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Lasers to beam power between satellites

A collaborative project is developing laser technology to beam power from satellites under solar illumination to smaller satellites in low Earth orbit (LEO).

Known as ‘wireless laser-based power beaming’, the technology will provide auxiliary power to increase the baseline efficiency of the small satellites during their eclipse period – when they cannot see the sun.

The prototype under development will be the first produced outside of governmental organisations, and is intended for commercialisation as early as 2025.

Without new power technologies that enable small satellites to function all the time, more satellites are needed. This results in more cost, launch emissions and space debris. As humanity finds more ambitious and useful tasks for small satellites, such problems will only continue to grow.

Startup firm Space Power has therefore made it its long term goal to create a global in-orbit wireless power grid in LEO.

The firm will integrate the new laser technology under development as a plug-and-play system for satellite manufacturers to include in their offering to their LEO constellation customers.

The laser technology is being developed using highly specialised optical systems at the laser laboratories of the University of Surrey’s Department of Physics and Advanced Technology Institute, which are collaborating with Space Power to develop the power beaming prototype.

Stephen Sweeney, a physics professor at the University of Surrey, said: 'The University of Surrey has a long track record in photonics and space research and brings unique expertise in both high power lasers and photovoltaics technologies. We have many years of experience in optical wireless power and are delighted to work with Space Power to help develop such technologies for space-based applications.’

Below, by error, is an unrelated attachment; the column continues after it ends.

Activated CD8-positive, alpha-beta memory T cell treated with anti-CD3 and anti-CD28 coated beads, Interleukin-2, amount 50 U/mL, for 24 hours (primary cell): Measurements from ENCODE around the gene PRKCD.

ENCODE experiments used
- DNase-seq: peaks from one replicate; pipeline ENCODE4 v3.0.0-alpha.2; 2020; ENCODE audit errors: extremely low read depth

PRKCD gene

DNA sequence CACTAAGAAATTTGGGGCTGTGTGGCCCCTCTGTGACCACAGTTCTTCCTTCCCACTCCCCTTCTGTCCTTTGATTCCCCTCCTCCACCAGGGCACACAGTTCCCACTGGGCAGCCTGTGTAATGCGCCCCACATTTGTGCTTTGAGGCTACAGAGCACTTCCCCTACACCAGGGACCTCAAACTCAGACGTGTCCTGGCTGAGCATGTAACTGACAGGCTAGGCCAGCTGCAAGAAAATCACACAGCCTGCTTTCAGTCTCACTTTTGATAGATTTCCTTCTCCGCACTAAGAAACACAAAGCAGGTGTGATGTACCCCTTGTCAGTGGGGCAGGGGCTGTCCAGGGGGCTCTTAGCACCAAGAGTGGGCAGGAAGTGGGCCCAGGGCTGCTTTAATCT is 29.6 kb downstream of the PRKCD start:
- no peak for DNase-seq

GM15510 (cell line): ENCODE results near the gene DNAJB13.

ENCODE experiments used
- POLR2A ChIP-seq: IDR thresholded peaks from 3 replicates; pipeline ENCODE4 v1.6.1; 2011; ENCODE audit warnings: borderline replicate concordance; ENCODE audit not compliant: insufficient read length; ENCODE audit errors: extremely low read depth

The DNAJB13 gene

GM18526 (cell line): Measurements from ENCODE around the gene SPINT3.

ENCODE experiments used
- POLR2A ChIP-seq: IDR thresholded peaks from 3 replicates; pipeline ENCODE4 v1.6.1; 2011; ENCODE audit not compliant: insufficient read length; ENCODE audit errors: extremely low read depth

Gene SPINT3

The work follows an initial feasibility study by Space Power and the University of Surrey on laser transmission funded through the SME Innovation Voucher scheme. Now the team will investigate and verify the efficiency benefits of laser-based power beaming, develop the new technology, and obtain data to enable them to design a prototype for small satellites in space.

The collaborative project is part of the UK’s £7.4 million SPRINT (SPace Research and Innovation Network for Technology) programme. SPRINT aims to provide unprecedented access to university space expertise and facilities and helps businesses through the commercial exploitation of space data and technologies.

'The SPRINT project is an important development from our feasibility study with the University of Surrey that enables us to approach customers with confidence and demonstrate the improved efficiencies available by using auxiliary power systems,’ said Keval Dattani, director of Space Power. ‘By focusing on light optics and power beaming, we are looking to increase small satellite operating efficiencies by a factor of between 2-5 times.

'We have seen the benefits of powering satellites by laser which enables smaller satellites, simpler systems and fewer resources – whilst performing more work to help us understand our planet better. For us, this is a neat solution with long term benefits, not least for lunar outposts and asteroid mining but back here on earth too.'


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